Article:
Purpose: hands-on experience with LSM

This homework consists of 3 parts, with 50%, 100%, and 150% points respectively. If you are not familiar with Linux kernel build system (Kbuild), make sure you start with the first part before jumping to 2nd part. Meanwhile, it is definitely doable to get the 2nd part working within two weeks (again, the deadline for this assignment). Once you feel confident about LSM hooks and Kbuild and you still have time, try to tackle the 3rd part, which is built upon the first two parts while asking for a little bit more kernel hacking. Have fun!

VM Environment: KVM/QEMU, VirtualBox, VMware Player (anything works for you)
OS Environment: Ubuntu 16.04 x86-64 Desktop with Linux kernel version 4.15.X

0. Follow the VM and OS environment to set up your own Linux kernel hacking environment. If you have a spare machine and would like to do bare-metal Linux, feel free.

1.  (50%) Within the class, we have learned that LSM provides us a way to build a reference monitor within the Linux kernel. Rather than looking at all of those 300-ish hooks at the same time, let’s start with one hook, which is related to setting the time of the system. For example, we could use the “date” command to display or reset the current system time. As you have probably figured out, time is also a security-sensitive resource and resetting the system time might enable attacks such as firmware downgrading attacks (which relying on the system time to check against the version of the firmware). In this part, you need to find the LSM hook which is in charge of setting the system time and implement a global policy that no one can reset the time earlier than the current system – you can set the time in the future but not the past!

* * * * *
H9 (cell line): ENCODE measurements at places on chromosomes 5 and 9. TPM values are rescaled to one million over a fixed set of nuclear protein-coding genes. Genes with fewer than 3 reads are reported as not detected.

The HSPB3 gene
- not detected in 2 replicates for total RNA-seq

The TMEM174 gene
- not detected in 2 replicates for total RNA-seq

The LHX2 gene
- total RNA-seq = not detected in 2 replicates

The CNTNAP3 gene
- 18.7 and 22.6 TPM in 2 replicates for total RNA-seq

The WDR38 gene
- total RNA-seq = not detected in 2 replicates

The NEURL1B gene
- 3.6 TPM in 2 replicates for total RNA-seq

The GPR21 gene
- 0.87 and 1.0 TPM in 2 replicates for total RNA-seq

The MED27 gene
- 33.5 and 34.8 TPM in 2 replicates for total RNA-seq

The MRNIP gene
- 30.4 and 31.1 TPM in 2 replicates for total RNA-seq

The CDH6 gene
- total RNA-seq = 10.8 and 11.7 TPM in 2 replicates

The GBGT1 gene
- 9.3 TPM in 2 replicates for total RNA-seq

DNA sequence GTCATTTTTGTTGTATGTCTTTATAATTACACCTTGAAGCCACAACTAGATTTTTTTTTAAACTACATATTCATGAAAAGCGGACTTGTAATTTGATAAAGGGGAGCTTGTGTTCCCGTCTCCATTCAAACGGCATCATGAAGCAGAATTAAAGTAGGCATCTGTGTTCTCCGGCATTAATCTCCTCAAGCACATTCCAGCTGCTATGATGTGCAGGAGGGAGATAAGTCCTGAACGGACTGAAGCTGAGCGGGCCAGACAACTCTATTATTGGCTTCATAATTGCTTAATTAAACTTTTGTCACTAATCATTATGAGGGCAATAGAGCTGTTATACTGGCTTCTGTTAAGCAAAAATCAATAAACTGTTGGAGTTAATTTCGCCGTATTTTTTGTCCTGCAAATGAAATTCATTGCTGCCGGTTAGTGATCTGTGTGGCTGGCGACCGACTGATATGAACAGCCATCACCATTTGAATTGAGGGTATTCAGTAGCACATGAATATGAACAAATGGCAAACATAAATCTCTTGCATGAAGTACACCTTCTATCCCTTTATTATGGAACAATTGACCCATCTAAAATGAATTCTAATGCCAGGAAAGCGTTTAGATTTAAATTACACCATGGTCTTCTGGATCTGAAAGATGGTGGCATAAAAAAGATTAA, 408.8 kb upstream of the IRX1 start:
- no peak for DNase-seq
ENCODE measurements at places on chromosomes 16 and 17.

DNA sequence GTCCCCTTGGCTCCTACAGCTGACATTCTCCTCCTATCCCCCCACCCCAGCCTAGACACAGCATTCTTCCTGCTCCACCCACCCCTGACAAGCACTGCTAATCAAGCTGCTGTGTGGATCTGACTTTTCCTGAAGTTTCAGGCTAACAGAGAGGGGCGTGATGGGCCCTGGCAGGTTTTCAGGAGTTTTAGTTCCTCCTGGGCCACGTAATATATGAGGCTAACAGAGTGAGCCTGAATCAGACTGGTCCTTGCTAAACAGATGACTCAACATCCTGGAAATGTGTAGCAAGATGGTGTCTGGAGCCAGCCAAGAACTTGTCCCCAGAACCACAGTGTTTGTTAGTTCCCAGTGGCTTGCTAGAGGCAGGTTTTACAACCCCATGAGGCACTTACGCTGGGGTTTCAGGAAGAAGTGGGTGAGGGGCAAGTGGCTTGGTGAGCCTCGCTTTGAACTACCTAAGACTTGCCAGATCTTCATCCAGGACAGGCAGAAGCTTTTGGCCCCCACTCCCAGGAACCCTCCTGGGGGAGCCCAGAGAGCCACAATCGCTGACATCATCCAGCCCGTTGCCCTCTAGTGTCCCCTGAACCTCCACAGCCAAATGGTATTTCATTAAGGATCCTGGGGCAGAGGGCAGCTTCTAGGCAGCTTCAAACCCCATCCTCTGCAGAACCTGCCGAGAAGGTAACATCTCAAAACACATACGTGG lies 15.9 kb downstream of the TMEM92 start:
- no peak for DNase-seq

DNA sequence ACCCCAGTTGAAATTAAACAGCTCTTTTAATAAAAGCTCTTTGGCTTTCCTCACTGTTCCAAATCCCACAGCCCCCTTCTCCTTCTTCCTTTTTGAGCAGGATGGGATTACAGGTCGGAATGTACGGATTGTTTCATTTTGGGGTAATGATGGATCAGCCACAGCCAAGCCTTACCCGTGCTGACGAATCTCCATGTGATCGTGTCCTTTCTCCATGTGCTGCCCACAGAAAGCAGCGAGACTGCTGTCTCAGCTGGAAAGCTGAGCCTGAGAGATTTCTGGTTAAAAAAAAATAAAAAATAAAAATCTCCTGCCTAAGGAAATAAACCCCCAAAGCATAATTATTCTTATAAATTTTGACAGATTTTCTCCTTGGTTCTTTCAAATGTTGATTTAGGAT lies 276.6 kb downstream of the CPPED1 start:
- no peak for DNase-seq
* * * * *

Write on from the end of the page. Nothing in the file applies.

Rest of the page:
To get started, make sure you have followed [1] to get the Linux kernel source and build toolchain (GCC). Take a look at all different LSM modules under the security directory within the Linux kernel source tree. Ubuntu mainly uses AppArmor and Yama as its main LSM modules (Fedora/RH/CentOS are using SELinux+Yama). Instead of building a new LSM module from scratch, this part only requires you to find an existing LSM model, e.g., Yama, add the LSM system time setting hook there and implement the secure-system-time policy mentioned above. Once you update your kernel source file, compile the kernel, and finally install the new kernel.

Note: within your policy implementation, make sure you use “pr_info” to print out when the system time is successfully reset and when the request is rejected due to an attempt to set the time in the past.

Deliverable: Please provide a “diff” between the original Linux kernel source file and the file that you change. (HINT: you only need to change one source file.) Run “dmesg” command to collect the kernel logging when executing the “date” command to reset the system time both in the future and in the past.